An ed-tech with Augusta's public school system is pursuing legal action against the district, saying the school is punishing her for discussing her faith with a co-worker.
Toni Richardson works with special needs students at Cony High school.
She recently received a memo, which she says threatens her employment with the school district.
This situation stems from a conversation between Richardson and a co-worker who she says she wasn't getting along with.
During that discussion she told a male colleague, who goes to her church, she would pray for him.
The memo says the school investigated the concerns Richardson had about her co-worker.
During that investigation, the district found she had imposed strong religious views onto her colleague.
It says statements like, “I will pray for you” and “you were in my prayers.” aren't acceptable in the context of the conversation.

“It's interesting that the school district found the need to try to discipline or at least provide this coaching memorandum to Toni,” said her attorney, Jeremy Dys. “There was no need for that at all. Employees, especially teachers, are entitled to express their religious beliefs at work, privately with other adults”

Richardson and her attorneys say employers can't punish employees privately discussing their faith in the workplace and the memo has resulted in Richardson acting with unnecessary caution at work.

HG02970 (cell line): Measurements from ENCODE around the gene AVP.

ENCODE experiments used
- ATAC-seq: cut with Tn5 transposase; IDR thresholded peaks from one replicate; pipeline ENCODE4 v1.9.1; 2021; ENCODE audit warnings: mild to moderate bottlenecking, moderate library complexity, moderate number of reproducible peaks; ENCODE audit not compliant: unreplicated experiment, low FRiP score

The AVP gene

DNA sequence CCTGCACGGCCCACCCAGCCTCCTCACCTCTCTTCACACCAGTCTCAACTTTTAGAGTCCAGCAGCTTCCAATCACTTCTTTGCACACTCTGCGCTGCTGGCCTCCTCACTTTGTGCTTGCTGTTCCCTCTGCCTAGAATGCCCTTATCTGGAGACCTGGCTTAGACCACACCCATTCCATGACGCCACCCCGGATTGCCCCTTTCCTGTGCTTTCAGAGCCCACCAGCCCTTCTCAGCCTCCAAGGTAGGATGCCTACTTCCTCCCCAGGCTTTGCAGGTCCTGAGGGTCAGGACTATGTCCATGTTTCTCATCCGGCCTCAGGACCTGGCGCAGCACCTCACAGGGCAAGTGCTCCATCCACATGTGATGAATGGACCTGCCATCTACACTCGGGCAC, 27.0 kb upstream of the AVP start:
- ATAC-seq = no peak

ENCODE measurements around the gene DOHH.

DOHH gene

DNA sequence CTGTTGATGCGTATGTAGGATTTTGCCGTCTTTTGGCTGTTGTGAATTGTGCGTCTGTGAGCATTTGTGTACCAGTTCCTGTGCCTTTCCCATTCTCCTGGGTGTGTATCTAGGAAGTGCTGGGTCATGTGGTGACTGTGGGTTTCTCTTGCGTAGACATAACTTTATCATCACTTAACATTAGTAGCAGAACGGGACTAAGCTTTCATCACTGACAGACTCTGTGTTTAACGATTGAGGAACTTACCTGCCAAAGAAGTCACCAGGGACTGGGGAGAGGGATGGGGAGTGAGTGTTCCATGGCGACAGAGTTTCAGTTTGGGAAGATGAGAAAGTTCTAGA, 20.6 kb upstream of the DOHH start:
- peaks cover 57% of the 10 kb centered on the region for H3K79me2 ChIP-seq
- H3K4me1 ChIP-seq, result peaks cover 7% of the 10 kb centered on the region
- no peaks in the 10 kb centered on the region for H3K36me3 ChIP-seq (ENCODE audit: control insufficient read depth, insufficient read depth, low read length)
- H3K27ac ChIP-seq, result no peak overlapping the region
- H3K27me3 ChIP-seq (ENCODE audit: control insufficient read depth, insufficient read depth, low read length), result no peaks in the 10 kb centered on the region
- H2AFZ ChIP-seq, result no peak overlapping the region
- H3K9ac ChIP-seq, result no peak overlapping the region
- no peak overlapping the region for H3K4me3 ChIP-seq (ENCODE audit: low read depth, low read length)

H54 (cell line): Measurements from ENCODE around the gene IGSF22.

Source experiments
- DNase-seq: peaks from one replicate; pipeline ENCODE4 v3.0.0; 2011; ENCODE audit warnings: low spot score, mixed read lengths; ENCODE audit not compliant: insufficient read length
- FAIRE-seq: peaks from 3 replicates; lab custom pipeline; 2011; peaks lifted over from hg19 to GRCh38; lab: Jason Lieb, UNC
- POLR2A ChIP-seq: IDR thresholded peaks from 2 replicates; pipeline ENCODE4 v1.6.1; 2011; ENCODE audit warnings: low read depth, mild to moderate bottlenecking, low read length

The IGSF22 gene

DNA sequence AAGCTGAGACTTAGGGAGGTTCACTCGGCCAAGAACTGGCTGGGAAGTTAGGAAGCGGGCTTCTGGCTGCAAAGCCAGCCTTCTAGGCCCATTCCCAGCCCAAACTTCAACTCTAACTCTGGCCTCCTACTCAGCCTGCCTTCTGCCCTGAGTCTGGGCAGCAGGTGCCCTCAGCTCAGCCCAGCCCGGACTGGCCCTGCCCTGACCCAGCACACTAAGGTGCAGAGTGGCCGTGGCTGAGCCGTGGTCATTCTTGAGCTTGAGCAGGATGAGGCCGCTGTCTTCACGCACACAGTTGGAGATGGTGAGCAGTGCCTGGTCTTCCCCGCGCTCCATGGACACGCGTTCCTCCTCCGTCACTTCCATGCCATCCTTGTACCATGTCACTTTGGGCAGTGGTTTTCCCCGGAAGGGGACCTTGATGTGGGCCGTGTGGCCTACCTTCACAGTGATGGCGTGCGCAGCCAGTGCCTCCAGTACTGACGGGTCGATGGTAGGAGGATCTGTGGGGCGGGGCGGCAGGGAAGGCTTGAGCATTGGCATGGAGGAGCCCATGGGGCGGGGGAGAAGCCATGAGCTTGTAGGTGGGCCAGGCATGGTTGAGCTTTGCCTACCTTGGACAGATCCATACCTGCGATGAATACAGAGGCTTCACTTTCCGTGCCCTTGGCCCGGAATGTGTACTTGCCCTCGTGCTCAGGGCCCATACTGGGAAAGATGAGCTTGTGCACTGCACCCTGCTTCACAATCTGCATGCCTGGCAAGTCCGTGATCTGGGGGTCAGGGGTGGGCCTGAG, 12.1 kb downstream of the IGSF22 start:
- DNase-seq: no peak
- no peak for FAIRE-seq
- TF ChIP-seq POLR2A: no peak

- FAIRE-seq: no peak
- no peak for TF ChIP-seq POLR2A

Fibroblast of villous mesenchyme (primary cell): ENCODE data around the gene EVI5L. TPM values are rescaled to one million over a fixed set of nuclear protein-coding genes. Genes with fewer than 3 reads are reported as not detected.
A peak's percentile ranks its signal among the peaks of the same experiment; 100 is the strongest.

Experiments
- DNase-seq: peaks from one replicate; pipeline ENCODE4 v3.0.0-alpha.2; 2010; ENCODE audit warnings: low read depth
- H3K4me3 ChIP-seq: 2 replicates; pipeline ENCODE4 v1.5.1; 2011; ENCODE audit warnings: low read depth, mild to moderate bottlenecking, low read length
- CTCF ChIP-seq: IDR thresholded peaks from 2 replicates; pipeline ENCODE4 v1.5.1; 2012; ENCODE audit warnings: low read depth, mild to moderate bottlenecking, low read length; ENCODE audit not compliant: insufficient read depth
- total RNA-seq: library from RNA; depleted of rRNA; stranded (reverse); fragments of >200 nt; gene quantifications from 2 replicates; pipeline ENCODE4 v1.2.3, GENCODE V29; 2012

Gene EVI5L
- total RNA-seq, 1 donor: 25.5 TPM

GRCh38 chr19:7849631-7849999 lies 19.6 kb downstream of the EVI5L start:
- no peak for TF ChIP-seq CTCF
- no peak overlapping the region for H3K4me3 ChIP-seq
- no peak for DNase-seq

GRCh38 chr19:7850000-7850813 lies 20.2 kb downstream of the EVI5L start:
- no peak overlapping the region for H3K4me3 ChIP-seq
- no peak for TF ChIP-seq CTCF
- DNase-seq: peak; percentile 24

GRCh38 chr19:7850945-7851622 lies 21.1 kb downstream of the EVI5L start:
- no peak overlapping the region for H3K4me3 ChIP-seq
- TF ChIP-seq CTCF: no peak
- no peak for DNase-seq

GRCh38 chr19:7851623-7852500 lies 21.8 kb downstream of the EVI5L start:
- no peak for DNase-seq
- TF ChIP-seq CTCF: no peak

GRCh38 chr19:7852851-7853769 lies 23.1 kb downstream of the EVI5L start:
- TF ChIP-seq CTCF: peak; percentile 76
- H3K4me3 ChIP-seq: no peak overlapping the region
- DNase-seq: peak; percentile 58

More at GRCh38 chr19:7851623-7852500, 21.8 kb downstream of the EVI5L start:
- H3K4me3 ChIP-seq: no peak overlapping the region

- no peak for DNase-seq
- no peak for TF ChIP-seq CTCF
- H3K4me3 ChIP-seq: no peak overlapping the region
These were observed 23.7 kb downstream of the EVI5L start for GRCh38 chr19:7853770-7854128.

“I'm just very conscious of what I'm saying at all times, making sure that what comes out of my mouth is not a reflection of anything that has to do with my faith,” she said.
The Augusta school department responded to the complaint today, saying they've already made adjustments to the memo and are disappointed Richardson proceeded against them anyway.
The school's statement says in part:
“We remain strong believers that here in Maine, important issues like this are best resolved through honest and open dialogue, and we believed that this is exactly what was happening and it is so disappointing that our commitment evidently was not shared. While we disagree with some of the allegations that have been made, now is not the time and place to get into a debate over those issues.”

Richard’s attorney says it may take anywhere from days to years to resolve this issue at the federal level.